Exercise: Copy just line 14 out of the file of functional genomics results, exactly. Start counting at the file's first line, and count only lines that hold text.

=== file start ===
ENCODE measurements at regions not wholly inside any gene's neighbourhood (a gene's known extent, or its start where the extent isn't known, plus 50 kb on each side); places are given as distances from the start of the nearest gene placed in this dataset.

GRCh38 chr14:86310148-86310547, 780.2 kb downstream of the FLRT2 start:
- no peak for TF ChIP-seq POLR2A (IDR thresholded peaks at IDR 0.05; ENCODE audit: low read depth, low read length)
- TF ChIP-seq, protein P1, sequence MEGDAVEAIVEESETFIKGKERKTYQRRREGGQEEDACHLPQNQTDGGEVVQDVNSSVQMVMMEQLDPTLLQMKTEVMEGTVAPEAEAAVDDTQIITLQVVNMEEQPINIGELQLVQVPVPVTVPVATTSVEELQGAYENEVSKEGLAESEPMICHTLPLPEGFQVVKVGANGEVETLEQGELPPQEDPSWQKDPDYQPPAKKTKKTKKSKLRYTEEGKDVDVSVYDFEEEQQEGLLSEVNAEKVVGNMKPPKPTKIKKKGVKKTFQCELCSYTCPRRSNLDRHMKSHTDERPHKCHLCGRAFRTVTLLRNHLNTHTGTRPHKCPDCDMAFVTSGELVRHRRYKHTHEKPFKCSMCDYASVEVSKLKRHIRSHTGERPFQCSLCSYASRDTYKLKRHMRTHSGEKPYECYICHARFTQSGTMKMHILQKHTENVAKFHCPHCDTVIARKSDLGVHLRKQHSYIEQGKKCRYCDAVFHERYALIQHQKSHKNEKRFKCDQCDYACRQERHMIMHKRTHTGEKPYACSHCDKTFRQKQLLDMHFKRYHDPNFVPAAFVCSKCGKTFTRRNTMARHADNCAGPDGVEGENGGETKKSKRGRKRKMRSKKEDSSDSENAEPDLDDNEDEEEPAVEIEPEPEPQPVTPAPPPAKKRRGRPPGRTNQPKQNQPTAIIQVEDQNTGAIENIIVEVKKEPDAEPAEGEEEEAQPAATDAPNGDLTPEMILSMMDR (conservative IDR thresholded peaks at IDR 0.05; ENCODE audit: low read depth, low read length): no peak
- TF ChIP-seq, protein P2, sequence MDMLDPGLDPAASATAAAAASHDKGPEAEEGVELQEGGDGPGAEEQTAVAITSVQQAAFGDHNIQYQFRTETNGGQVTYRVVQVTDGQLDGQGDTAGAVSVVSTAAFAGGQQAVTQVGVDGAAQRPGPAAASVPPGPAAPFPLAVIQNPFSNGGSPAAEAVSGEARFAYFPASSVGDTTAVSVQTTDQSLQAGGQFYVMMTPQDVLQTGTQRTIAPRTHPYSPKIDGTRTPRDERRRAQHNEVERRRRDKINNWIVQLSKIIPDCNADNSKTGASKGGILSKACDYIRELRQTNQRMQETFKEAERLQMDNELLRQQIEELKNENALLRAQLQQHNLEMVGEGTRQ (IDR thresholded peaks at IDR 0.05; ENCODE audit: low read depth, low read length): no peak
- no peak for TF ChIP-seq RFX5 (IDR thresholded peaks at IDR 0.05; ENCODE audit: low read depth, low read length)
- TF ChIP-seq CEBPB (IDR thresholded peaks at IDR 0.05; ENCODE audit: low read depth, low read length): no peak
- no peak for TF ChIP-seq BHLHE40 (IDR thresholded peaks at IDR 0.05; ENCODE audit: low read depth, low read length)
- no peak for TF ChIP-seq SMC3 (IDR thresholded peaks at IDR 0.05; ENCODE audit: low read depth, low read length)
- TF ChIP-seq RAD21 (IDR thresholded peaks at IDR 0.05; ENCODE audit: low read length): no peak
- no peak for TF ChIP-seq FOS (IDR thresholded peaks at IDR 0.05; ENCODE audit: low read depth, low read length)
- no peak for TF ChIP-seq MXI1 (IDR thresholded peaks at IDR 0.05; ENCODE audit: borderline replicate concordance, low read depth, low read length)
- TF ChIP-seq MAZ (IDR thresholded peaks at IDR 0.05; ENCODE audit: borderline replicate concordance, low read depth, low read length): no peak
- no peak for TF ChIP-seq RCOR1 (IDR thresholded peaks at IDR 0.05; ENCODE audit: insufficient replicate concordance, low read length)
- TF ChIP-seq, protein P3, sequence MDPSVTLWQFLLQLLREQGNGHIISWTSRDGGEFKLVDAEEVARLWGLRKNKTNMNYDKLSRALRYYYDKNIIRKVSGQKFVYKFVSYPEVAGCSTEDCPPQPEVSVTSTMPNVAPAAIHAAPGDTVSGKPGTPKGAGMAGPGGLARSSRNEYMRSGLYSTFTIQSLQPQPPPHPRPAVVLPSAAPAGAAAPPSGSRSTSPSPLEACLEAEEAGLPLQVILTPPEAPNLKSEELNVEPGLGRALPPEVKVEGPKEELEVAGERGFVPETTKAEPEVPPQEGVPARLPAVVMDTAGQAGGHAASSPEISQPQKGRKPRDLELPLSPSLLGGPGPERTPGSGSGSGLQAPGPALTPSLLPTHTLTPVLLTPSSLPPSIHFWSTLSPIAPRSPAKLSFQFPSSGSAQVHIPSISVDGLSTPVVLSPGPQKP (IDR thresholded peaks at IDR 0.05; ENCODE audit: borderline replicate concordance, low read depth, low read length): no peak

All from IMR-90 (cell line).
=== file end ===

- no peak for TF ChIP-seq RCOR1 (IDR thresholded peaks at IDR 0.05; ENCODE audit: insufficient replicate concordance, low read length)